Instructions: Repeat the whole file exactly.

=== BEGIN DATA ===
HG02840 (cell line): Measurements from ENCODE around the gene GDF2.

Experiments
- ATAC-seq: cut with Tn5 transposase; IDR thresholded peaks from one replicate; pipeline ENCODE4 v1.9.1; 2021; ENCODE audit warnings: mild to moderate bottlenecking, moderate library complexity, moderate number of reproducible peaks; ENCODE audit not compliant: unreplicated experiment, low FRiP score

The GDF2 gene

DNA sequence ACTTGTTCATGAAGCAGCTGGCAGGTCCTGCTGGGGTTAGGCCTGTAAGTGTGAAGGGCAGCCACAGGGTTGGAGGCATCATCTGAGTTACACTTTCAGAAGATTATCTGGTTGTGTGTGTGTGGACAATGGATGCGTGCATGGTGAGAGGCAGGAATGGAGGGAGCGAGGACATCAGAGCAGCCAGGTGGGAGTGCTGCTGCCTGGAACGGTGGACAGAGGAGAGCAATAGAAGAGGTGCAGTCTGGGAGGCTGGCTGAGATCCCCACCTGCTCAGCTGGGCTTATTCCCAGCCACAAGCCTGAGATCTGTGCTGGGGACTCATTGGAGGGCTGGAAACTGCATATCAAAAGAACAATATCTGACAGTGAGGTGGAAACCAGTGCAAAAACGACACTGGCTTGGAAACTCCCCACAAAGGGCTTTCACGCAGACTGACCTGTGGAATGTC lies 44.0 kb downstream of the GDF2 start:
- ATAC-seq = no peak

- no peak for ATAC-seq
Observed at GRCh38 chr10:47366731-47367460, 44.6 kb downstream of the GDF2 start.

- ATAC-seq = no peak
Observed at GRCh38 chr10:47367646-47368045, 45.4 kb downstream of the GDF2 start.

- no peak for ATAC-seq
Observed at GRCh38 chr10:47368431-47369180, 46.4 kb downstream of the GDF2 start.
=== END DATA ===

HG02840 (cell line): Measurements from ENCODE around the gene GDF2.

Experiments
- ATAC-seq: cut with Tn5 transposase; IDR thresholded peaks from one replicate; pipeline ENCODE4 v1.9.1; 2021; ENCODE audit warnings: mild to moderate bottlenecking, moderate library complexity, moderate number of reproducible peaks; ENCODE audit not compliant: unreplicated experiment, low FRiP score

The GDF2 gene

DNA sequence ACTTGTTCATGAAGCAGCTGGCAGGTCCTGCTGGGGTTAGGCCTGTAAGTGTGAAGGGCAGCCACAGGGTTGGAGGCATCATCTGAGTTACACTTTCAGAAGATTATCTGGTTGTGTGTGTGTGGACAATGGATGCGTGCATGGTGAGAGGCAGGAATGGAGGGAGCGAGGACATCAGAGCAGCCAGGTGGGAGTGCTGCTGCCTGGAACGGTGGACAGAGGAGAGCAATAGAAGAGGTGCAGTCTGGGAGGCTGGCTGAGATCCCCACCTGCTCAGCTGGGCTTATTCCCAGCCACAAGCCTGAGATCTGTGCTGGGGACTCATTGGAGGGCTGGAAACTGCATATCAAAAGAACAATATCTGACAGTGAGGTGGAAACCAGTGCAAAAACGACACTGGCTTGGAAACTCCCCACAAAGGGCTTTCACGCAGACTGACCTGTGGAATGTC lies 44.0 kb downstream of the GDF2 start:
- ATAC-seq = no peak

- no peak for ATAC-seq
Observed at GRCh38 chr10:47366731-47367460, 44.6 kb downstream of the GDF2 start.

- ATAC-seq = no peak
Observed at GRCh38 chr10:47367646-47368045, 45.4 kb downstream of the GDF2 start.

- no peak for ATAC-seq
Observed at GRCh38 chr10:47368431-47369180, 46.4 kb downstream of the GDF2 start.